Good ole Jeb won’t be alone, will he? Just goes to show you…try to be too clever and you just might get wrapped up in it yourself. Besides, it’s hard staying alert all the time. Maybe Jeb has an extremely tense or stressful job or home life that require his constant alertness and focus. When he’s at church is the only break he gets so we shouldn’t judge him for using that time to get a little sleep. Perhaps we ought to be glad that Jeb has a place to do that and encourage him to take advantage of it. We just don’t know his situation.
But in today’s reading we are encouraged to stay awake and alert for the coming of our Lord. It’s an appropriate passage for the start of our season of Advent as we await the birth of our Lord and Savior, Jesus Christ. It is a season of waiting and preparing our hearts and minds so that when he comes we will be ready for him. We will know who to expect and how best to welcome him. We will be able to present the best parts of ourselves and give a full account of what we’ve done with our lives that would make him proud. Make no mistake about it, Christ is coming! And he’ll want a full account of how we’ve lived out his commandment to love one another as he loves us. He’ll want to know how we honor his sacrifice on the cross. He’ll want to know how we remember all that he did for us the last time he was here. And it all starts with a little baby in a manger. The time will come when we celebrate his immanent return but for now we wait and prepare.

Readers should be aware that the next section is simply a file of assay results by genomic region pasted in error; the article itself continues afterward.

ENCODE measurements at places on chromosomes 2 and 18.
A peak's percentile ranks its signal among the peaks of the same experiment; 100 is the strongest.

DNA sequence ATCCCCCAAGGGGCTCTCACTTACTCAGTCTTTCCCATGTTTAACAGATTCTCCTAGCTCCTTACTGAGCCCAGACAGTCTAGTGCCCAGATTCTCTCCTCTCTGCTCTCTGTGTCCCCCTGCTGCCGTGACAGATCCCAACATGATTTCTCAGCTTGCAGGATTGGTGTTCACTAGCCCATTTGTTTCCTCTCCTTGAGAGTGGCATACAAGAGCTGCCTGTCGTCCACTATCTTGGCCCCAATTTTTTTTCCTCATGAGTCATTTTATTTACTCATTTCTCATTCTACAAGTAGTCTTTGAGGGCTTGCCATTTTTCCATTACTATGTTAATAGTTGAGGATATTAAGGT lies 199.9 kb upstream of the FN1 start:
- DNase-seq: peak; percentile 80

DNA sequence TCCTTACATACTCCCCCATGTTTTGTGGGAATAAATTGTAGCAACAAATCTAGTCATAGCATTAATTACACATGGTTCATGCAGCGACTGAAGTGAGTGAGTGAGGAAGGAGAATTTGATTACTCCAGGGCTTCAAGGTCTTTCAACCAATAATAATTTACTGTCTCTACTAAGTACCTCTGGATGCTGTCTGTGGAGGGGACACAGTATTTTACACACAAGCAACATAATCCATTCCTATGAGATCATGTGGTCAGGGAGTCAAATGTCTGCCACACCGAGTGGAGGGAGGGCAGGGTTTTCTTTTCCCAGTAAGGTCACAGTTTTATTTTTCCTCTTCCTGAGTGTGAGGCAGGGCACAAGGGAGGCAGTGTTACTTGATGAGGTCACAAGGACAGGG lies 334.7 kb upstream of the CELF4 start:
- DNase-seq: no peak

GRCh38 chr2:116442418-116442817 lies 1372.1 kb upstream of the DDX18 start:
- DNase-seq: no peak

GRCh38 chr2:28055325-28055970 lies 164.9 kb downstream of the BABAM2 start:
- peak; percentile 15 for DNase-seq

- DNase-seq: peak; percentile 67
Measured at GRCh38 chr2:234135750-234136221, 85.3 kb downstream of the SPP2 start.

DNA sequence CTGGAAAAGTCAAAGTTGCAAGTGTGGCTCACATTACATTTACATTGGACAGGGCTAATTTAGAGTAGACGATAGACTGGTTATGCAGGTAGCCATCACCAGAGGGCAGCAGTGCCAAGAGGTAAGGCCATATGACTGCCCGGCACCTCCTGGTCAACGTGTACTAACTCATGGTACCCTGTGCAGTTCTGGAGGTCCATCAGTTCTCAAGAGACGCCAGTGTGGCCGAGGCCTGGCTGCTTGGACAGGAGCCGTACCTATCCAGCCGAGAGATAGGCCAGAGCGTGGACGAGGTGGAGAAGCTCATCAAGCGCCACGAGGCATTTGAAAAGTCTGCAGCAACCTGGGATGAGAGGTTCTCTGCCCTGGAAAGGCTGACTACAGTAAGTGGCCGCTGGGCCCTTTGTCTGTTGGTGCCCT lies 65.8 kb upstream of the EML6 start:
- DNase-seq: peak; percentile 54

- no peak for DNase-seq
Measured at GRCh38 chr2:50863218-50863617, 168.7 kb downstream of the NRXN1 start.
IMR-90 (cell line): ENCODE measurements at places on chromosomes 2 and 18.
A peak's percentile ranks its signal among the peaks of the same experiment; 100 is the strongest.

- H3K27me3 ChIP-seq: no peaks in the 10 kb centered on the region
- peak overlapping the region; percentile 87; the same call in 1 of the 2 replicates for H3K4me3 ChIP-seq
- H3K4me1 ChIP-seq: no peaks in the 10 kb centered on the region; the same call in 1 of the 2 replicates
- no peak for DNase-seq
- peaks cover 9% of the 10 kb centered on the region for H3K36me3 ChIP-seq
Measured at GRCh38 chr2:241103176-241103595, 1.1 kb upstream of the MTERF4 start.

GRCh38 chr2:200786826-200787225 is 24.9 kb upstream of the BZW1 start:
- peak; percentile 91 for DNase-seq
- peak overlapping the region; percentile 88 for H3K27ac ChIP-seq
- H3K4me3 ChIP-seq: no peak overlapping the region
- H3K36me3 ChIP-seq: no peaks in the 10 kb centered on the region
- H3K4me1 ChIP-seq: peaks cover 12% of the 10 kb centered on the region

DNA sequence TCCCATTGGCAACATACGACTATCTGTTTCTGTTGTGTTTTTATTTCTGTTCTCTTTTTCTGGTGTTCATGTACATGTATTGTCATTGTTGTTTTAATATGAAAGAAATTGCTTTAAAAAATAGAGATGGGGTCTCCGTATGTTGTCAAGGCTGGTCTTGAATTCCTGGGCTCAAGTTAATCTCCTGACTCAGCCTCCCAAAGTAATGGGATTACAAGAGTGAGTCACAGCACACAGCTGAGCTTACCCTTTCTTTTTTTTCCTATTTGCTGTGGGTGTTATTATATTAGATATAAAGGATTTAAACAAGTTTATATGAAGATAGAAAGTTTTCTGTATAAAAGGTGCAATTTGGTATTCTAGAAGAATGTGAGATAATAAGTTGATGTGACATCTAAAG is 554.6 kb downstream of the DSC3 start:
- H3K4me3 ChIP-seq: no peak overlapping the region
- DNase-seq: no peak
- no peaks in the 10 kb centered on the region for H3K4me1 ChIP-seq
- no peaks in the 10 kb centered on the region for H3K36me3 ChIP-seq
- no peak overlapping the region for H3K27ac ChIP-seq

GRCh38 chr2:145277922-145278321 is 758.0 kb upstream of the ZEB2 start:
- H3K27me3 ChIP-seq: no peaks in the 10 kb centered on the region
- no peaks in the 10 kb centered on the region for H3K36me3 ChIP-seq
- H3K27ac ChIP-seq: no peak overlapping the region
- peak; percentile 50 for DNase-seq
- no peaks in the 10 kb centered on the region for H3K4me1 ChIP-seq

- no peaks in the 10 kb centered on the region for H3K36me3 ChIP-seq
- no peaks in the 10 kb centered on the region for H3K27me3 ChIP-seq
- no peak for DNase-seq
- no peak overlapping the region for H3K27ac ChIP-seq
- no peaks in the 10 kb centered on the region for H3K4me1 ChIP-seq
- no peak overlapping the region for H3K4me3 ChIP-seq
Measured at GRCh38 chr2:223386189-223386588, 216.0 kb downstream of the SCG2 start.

So who do we await? Our reading for this week doesn’t really help answer this question but it does give us an idea of what the situation will be like. Verses 25 and 26 state, “There will be signs in the sun, the moon, and the stars, and on the earth distress among nations confused by the roaring of the sea and the waves. People will faint from fear and foreboding of what is coming upon the world, for the powers of the heavens will be shaken.” Jesus gave a pretty scary description of what it will be like when he returns, certainly not represented by a baby in a manger. Who would faint from fear at a baby in a manger? Jesus wants us to pay attention and realize just how amazing his return to us will be. Jesus wants us amazed, awestruck, befuddled. Such great power, such divine majesty, come to us in a wee, little baby! God comes to us not as mighty warrior but as a vulnerable, helpless, little baby! And He does so to reinforce just how awesome his deeds are. Jesus has done some amazing things and has taught us so much about who God is. And yet he comes to us as a little baby. This in itself is mind-blowing, to have such power and might inside something so fragile. We should be afraid that God would be so unassuming and so exposed. How bold! How daring!